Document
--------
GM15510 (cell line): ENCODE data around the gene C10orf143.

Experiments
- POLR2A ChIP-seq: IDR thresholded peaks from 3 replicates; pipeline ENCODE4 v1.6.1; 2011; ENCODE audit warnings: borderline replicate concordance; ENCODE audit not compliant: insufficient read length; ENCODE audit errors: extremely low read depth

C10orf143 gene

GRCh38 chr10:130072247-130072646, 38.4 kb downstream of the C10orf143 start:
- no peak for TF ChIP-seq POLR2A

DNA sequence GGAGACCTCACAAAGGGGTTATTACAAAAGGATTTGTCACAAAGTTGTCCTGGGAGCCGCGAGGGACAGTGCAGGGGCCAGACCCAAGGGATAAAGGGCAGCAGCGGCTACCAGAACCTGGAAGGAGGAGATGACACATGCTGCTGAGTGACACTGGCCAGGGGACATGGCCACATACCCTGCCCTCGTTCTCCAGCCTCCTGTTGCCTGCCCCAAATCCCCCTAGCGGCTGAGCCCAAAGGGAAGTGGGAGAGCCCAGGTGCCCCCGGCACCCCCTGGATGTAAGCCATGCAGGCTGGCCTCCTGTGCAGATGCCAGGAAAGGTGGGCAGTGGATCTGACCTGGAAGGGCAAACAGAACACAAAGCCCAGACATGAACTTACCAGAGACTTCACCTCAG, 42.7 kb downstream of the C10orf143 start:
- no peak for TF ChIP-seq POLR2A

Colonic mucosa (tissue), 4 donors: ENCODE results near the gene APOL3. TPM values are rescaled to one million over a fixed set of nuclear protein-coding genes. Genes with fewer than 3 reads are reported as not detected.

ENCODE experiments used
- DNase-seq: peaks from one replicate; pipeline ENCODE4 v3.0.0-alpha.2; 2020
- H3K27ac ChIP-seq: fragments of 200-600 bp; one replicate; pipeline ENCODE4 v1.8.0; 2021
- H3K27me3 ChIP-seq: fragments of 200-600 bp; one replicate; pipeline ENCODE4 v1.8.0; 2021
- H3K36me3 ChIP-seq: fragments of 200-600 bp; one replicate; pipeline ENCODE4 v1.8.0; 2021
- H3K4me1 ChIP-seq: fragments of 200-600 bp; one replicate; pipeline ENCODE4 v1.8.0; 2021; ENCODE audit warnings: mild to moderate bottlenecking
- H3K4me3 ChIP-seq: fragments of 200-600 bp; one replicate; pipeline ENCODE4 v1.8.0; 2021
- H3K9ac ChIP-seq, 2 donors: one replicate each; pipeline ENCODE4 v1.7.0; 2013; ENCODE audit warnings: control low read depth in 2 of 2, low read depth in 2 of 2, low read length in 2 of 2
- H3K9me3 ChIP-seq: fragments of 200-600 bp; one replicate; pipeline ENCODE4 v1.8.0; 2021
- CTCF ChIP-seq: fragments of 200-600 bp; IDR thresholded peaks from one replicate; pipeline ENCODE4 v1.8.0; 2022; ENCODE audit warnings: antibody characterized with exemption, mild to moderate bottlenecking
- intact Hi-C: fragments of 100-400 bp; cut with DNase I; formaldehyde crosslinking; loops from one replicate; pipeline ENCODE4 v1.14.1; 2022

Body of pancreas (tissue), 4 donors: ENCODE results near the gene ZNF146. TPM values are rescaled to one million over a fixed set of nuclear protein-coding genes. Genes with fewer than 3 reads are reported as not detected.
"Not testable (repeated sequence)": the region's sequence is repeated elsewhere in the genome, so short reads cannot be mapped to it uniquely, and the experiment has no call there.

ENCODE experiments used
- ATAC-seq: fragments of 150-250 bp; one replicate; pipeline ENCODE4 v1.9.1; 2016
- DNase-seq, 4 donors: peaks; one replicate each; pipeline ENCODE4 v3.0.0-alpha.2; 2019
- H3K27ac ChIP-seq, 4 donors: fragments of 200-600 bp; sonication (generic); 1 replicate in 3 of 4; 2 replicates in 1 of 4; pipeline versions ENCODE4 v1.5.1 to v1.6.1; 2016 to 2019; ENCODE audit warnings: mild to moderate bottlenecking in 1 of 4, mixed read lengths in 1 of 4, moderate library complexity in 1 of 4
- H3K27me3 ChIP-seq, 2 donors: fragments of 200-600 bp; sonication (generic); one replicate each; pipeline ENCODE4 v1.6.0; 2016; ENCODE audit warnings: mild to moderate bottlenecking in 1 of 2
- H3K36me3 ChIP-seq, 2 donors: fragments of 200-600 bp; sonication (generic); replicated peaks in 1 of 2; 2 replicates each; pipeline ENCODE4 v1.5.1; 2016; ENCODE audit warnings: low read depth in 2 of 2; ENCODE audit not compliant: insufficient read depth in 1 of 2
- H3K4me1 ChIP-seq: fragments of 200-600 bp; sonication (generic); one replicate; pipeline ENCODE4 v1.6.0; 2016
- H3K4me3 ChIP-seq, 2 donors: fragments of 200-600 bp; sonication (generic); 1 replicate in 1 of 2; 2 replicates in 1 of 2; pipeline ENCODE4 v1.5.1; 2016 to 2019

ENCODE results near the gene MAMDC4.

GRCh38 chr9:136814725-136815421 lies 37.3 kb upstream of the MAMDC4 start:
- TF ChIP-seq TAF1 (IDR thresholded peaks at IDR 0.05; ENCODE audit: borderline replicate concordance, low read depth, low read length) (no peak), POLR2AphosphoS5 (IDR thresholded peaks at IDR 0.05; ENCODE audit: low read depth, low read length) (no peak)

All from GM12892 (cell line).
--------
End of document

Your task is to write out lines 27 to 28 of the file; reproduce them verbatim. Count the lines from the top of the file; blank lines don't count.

- H3K27me3 ChIP-seq, 2 donors: fragments of 200-600 bp; sonication (generic); one replicate each; pipeline ENCODE4 v1.6.0; 2016; ENCODE audit warnings: mild to moderate bottlenecking in 1 of 2
- H3K36me3 ChIP-seq, 2 donors: fragments of 200-600 bp; sonication (generic); replicated peaks in 1 of 2; 2 replicates each; pipeline ENCODE4 v1.5.1; 2016; ENCODE audit warnings: low read depth in 2 of 2; ENCODE audit not compliant: insufficient read depth in 1 of 2